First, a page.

Mountain biking in Maine has its ups and downs. Despite miles and miles of dirt roads, finding a good place to ride is challenging. Many of the roads are logging roads. Most of these are able to be ridden. Unfortunately many other roads dead end, become overgrown, or are swampy and not ridable. It takes a lot of exploring and local knowledge to discover a decent place to ride. I have found a few places to ride that allow for a decent ride and I still try new areas hoping to find more options.
The past week I rode several days. One place was new and two were areas I regularly frequent. Two of the rides made for a pleasant experience. The other was a big waste of time.
Last weekend I headed to West Forks, Maine. This is the northern trailhead of the Maine Huts and Trails system. Currently this trail runs about 50 miles one way and passes several full service huts for overnight use. Mountain bikes are allowed to use nearly all of the trails in the system. I started at the West Forks trailhead because it is the closest access to my house.
Unfortunately the ride was a bust. My plan was to ride to the Grand Falls hut and back, about 28 miles. This section of the trail apparently doesn't see any summer use. Immediately leaving the parking lot the trail was heavily overgrown with thorny brambles. With the exception of a short section of trail that shares use with a dirt road, much of the trail was nearly unridable. Less than a 1/4 mile into the ride I hit a rock hidden in the tall vegetation that sent me over my handlebars and required a minor adjustment to my bike afterwards. Most of the trail was covered in at least knee to waist high vegetation with some areas covered in weeds over my head. A few sections had vegetation so thick that I could stand my bike upright in it without it falling over. Many obstacles were hidden in the weeds making the riding miserable. I rode less than 4 miles before I gave up and turned around. I rode a couple miles on a dirt road but that came to an end shortly and I returned to the trailhead. I rode just under 10 miles and didn't enjoy any of it.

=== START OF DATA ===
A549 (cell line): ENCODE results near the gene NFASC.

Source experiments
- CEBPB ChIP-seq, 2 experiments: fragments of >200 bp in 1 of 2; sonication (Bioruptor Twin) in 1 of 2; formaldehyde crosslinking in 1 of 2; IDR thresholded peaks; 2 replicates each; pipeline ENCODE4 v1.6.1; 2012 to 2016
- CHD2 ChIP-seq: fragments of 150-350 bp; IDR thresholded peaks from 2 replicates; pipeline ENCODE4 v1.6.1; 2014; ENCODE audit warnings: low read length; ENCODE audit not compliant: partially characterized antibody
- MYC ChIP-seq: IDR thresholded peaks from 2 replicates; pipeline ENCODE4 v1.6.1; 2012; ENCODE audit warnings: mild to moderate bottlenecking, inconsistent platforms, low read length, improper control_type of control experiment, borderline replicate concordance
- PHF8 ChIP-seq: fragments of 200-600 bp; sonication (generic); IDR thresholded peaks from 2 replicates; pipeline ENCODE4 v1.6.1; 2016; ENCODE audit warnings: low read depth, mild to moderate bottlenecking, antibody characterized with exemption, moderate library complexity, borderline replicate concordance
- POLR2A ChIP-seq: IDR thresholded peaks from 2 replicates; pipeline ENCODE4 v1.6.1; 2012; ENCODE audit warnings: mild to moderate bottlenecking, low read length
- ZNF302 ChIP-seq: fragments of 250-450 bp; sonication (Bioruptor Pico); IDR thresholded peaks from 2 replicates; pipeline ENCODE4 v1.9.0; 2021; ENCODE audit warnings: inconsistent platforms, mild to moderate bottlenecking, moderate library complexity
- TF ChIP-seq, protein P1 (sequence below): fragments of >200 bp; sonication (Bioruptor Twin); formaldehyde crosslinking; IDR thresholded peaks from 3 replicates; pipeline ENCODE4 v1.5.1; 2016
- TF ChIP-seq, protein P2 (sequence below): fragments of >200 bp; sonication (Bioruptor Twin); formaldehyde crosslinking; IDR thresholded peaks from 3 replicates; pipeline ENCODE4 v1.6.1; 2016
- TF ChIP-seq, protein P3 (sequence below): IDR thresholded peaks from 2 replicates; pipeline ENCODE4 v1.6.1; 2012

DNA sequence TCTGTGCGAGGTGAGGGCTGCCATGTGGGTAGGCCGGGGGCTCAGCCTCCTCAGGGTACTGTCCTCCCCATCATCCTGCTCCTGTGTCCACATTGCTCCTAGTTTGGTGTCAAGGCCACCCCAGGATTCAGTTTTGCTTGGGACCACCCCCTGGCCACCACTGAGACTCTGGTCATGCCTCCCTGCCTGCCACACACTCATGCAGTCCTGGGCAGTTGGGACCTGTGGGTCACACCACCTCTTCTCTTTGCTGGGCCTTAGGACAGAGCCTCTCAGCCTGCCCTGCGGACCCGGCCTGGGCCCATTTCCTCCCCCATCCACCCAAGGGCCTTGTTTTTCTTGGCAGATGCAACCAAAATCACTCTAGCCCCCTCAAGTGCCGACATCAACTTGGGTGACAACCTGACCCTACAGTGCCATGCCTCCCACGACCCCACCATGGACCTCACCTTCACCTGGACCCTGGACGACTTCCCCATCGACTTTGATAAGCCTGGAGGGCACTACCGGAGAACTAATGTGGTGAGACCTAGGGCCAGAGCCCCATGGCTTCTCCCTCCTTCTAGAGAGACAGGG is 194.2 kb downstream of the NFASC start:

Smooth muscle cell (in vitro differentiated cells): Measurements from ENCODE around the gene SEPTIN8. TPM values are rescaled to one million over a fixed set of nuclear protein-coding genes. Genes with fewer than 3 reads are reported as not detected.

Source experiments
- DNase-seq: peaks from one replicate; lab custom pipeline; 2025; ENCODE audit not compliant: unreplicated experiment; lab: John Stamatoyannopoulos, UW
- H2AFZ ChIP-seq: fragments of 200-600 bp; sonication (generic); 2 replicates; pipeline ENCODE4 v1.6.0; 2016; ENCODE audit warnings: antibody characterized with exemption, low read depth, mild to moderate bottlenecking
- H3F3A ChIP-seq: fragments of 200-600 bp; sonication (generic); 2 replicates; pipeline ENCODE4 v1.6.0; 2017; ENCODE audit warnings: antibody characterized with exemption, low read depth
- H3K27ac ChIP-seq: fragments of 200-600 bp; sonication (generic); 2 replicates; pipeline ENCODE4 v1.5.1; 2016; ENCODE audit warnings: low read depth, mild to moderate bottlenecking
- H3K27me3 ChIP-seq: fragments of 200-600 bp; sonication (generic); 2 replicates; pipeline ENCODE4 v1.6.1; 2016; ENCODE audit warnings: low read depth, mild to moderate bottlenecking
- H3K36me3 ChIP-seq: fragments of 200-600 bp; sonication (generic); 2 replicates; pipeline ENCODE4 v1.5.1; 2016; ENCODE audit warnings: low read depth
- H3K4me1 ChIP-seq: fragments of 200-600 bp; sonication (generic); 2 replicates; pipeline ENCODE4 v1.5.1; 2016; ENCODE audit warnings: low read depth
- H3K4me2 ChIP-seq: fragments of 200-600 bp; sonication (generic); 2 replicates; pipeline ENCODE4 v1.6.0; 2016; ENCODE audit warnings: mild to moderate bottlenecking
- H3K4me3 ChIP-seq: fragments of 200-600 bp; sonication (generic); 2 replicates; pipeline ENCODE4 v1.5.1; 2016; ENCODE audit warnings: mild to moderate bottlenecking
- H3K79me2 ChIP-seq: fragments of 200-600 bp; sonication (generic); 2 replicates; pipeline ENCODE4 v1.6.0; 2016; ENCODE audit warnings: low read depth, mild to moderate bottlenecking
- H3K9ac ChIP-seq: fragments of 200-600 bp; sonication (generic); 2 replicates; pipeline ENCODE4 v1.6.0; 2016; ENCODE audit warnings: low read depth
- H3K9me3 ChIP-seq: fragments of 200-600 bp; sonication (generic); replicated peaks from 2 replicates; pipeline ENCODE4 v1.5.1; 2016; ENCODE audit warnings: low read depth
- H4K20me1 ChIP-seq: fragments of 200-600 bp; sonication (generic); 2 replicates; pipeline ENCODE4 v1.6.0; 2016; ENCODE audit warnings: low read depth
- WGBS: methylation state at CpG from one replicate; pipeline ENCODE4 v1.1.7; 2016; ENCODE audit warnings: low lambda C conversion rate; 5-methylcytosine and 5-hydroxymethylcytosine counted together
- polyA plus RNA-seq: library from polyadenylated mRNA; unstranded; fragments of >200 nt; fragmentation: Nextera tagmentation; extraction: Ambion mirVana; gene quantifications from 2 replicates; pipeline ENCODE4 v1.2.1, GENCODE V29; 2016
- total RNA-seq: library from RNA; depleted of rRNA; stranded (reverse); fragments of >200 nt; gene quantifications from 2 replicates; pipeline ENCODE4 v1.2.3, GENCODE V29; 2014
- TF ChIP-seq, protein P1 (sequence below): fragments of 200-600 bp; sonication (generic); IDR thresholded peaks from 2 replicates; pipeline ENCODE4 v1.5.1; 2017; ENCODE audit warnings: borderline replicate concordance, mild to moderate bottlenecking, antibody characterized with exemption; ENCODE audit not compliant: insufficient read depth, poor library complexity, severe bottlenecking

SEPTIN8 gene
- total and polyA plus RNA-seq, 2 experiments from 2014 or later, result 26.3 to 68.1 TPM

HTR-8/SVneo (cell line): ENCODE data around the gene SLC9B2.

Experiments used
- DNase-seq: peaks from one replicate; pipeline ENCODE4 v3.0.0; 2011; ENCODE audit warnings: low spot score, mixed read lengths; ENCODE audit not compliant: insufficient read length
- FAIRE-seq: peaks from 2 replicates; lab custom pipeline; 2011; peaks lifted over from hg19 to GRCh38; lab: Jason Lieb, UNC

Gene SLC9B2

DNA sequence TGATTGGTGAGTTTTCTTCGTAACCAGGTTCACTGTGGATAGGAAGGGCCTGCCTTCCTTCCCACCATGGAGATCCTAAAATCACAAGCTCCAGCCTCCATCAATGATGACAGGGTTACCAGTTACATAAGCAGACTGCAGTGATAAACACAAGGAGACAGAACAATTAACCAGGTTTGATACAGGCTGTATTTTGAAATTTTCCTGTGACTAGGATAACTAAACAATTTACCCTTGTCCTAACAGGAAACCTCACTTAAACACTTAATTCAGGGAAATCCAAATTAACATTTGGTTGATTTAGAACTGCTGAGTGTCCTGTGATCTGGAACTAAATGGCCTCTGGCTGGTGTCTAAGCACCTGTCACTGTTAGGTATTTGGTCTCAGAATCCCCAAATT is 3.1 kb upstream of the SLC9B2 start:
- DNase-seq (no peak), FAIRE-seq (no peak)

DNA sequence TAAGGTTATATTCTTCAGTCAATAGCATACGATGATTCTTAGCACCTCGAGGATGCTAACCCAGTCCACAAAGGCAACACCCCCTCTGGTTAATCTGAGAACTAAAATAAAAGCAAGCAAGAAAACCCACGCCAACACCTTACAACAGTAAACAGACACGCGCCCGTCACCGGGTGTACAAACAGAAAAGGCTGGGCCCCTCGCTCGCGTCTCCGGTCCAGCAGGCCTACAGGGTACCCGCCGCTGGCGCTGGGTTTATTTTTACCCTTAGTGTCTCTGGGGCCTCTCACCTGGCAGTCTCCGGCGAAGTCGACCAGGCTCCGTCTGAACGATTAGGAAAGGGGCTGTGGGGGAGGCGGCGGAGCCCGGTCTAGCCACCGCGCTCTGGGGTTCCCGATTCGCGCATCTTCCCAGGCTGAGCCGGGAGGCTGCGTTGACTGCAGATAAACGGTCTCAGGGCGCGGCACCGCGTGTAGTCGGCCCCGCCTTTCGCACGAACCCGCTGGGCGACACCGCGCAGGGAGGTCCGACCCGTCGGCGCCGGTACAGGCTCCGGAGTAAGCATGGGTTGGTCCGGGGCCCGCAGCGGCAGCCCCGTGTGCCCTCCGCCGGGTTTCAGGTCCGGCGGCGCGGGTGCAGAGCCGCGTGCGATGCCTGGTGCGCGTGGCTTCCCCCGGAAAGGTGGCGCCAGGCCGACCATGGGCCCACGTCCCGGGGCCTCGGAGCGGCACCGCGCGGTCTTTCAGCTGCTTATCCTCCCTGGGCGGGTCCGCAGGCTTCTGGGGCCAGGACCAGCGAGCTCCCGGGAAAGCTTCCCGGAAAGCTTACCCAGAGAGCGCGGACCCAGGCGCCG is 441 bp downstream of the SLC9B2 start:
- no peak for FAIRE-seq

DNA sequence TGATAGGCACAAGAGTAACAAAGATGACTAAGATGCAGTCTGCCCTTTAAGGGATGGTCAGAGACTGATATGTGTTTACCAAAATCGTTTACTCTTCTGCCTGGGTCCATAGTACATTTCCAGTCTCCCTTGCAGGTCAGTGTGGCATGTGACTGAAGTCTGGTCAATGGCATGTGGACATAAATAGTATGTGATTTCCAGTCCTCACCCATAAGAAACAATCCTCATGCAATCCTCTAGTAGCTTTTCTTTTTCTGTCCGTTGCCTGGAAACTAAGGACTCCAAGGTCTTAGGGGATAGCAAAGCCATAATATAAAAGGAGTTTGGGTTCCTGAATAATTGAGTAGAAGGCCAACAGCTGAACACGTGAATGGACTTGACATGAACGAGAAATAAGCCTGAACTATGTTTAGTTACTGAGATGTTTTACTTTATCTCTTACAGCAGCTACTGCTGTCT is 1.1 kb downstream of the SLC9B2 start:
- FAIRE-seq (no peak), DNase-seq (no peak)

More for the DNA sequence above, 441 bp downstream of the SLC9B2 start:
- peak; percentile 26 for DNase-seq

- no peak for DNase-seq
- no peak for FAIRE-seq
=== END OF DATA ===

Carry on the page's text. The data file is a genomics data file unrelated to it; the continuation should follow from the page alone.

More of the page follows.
Typical trail with knee high vegetation
Vegetation so thick it held the bike upright. That is the middle of the "trail"
On Saturday I headed to Greenville, Maine. There are a couple of loops I discovered last year that offer fairly consistent riding. I chose a 28 mile loop this time. Generally the ride navigates around Big Squaw (Moose) Mtn. After a short stretch on the paved road, my route takes me over various logging roads and ATV trails. Along the way there are several decent views, including views of the Bigelows and Katahdin, with several up close views of the Big Squaw Range. The ride is never too technical and quite often fast on rolling terrain. There is one big climb at 22 miles into the ride that climbs over 1000 feet in 1.5 miles and is semi-technical, riding over washed out and rocky terrain. Only one section that was flooded by beaver caused any problems This ride is fairly remote and wild with many chances for wildlife sightings. In fact I saw a bull moose with a nice sized rack on this ride.